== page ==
Monday, May 3, 2021

How to hire well

How I've learned to hire

I’ve done a lot of hiring and I’ve learned what works and what doesn’t work to make a good hire (someone who performs well and stays). I’ve come to trust my judgment but only within the confines of a hiring process that covers my blind spots. Here’s a description of what I typically like to do, but bear in mind this is an amalgamation of processes from different employers.

To be clear: what I say in this blog post might not reflect current or previous hiring processes at my current or former employers. I'm presenting a mix of processes with the goal of giving you insight into one amalgamated hiring process and how one hiring manager thinks.

Principles - caution, excitement, 'no', and decency

The hiring process is fraught for both parties. We're both trying to decide if we want to spend extended amounts of time with each other. The hiring manager wants someone who will fit in, perform well, and will stay. The applicant wants to work in an environment that suits them and rewards them appropriately. No one enjoys the interviewing process and everyone wants to get what they want quickly. This suggests the first principle: caution. It's easy to make a mistake when the pressure is on and the thing that will save you is having a good process.

Once the process starts, I try and follow an ‘excite and select’ approach. I want to excite candidates by meeting the team and by the whole interview process and I want them to feel energized by what they experience. I then select from enthusiastic and excited candidates.

My default position is always ‘no’ at all stages. If I’m in doubt, I sleep on it and say ‘no’ the next day. On occasions, I’ve been under a great deal of pressure to make a hire, but this attitude has saved me from hiring the wrong person. Even in the US, unwinding a bad hiring decision is extremely painful, and in Europe, it can be almost impossible. It’s far better to be sure than take a risk. I’ve only changed my mind after a ‘no’ once, and that turned out to be a good decision that I stand by.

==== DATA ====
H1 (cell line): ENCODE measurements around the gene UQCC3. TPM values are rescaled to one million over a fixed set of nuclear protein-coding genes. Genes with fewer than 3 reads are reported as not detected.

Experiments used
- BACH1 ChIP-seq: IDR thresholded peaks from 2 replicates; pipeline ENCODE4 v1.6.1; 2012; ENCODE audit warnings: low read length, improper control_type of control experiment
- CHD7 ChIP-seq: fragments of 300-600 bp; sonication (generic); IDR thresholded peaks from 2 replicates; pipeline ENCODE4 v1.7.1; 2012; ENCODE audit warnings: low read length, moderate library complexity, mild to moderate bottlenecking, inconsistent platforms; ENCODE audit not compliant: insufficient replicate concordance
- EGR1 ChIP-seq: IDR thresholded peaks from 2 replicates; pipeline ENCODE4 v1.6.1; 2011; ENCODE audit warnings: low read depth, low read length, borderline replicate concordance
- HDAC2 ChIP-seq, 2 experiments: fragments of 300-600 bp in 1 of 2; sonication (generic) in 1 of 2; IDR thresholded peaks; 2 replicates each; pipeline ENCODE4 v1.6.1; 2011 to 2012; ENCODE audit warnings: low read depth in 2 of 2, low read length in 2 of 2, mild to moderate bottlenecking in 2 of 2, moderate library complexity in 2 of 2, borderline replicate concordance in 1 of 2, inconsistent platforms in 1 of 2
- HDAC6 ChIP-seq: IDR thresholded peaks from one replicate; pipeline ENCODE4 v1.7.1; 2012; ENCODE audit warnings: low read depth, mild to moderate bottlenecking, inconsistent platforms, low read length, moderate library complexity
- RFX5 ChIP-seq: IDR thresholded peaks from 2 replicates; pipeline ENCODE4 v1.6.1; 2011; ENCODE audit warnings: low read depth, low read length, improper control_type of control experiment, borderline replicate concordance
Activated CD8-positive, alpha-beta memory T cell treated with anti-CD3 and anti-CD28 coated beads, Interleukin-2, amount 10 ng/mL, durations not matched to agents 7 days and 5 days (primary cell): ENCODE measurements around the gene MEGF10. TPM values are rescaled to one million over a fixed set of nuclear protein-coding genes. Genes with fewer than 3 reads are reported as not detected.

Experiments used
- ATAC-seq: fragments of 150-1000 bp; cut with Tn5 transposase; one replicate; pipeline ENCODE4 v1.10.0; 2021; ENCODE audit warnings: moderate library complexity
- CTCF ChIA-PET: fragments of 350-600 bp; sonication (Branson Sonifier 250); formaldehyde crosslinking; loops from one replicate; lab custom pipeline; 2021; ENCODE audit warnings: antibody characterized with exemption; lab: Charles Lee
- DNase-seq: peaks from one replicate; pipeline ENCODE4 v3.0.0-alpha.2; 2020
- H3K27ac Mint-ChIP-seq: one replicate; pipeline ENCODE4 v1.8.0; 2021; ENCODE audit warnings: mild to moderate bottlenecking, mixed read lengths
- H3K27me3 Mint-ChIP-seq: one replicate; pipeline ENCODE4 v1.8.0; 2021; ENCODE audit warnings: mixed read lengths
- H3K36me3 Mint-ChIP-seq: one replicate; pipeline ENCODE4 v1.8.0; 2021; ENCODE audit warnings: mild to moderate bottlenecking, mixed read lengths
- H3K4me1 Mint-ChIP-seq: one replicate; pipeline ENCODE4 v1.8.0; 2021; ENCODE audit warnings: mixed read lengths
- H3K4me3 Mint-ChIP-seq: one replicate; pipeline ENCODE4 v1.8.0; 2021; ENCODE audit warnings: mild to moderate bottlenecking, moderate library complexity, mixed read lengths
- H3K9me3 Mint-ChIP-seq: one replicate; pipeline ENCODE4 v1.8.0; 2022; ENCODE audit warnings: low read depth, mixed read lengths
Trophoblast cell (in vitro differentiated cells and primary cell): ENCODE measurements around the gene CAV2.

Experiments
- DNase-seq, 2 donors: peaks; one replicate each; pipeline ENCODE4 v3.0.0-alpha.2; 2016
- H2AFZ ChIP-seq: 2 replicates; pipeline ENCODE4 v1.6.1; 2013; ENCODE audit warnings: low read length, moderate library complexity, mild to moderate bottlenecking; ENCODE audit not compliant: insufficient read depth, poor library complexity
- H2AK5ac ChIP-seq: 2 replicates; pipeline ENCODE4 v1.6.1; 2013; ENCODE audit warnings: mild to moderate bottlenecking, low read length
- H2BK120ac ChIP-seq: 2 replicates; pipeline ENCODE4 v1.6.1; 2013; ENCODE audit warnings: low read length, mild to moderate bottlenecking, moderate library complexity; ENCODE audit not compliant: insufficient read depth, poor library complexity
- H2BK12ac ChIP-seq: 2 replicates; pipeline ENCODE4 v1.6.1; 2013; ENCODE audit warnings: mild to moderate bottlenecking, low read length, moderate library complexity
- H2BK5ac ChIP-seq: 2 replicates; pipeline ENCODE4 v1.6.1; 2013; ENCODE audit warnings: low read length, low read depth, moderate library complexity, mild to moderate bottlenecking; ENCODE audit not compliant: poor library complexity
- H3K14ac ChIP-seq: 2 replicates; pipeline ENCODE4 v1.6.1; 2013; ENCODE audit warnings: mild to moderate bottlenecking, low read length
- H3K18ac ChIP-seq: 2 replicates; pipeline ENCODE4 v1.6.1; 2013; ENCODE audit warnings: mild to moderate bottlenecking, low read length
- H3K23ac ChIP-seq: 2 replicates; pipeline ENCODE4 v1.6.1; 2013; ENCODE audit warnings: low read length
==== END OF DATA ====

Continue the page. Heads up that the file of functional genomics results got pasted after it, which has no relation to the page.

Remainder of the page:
My next principle is being humane. The interview process is stressful and I want to treat candidates well and with respect at every stage. Even if they’ve been rejected, I want them to feel good about the process. Let's be honest, sometimes there's just a mismatch of skills - I've said no to some really great people.

(Interviews should be friendly and humane, not an interrogation or a stress test. Image credit: Noh Mun Duek, license: Creative Commons, source: Wikimedia Commons.)

The hiring process

The job ad

I like to think very carefully about the wording of the job ad. It has to excite and attract candidates, but it also has to be honest and clear about the job.

I've had a few candidates who've misunderstood the job and that's become clear at the screening interview. To stop this from happening, I've sometimes created a longer form job description I've sent to candidates we've selected for screening. The longer form description describes more about the role and provides some background about the company. Some candidates have withdrawn from the process after seeing the longer form description and that's OK - better for everyone to stop the process sooner if there's no match.

Resume selection

This is an art. Here are some of the factors I consider for technical positions.

  • A Github page is real plus. I check out the content.
  • Blog posts (personal or company) or content for marketing is a plus.
  • Mention of methods and languages. Huge shopping lists of languages are a bad sign. I also want to know what they've done with languages and methods.
  • Clear descriptions of what they've done, with a focus on the technical piece. I prefer straightforward language.
  • Training courses. Huge shopping lists are again a no for me.

I don't tend to select on the college someone went to but I know lots of organizations that do.

The screening interview

The first interview is a screening interview with me as the hiring manager. I do this via video call so I can get a sense of the person’s responses and their ability to interact. I always have a script for these calls and always follow the same process. I work out the areas I want to talk about and create the best questions I can to differentiate between candidates. The script gives me a more consistent (and fairer) way to compare candidates and also enables me to learn what works and what doesn’t. For example, if candidates find a question confusing, or everyone answers a question well, I can change the question. For behavioral questions, I ask for examples of the behavior and my technical questions are usually around experience. Here are some examples: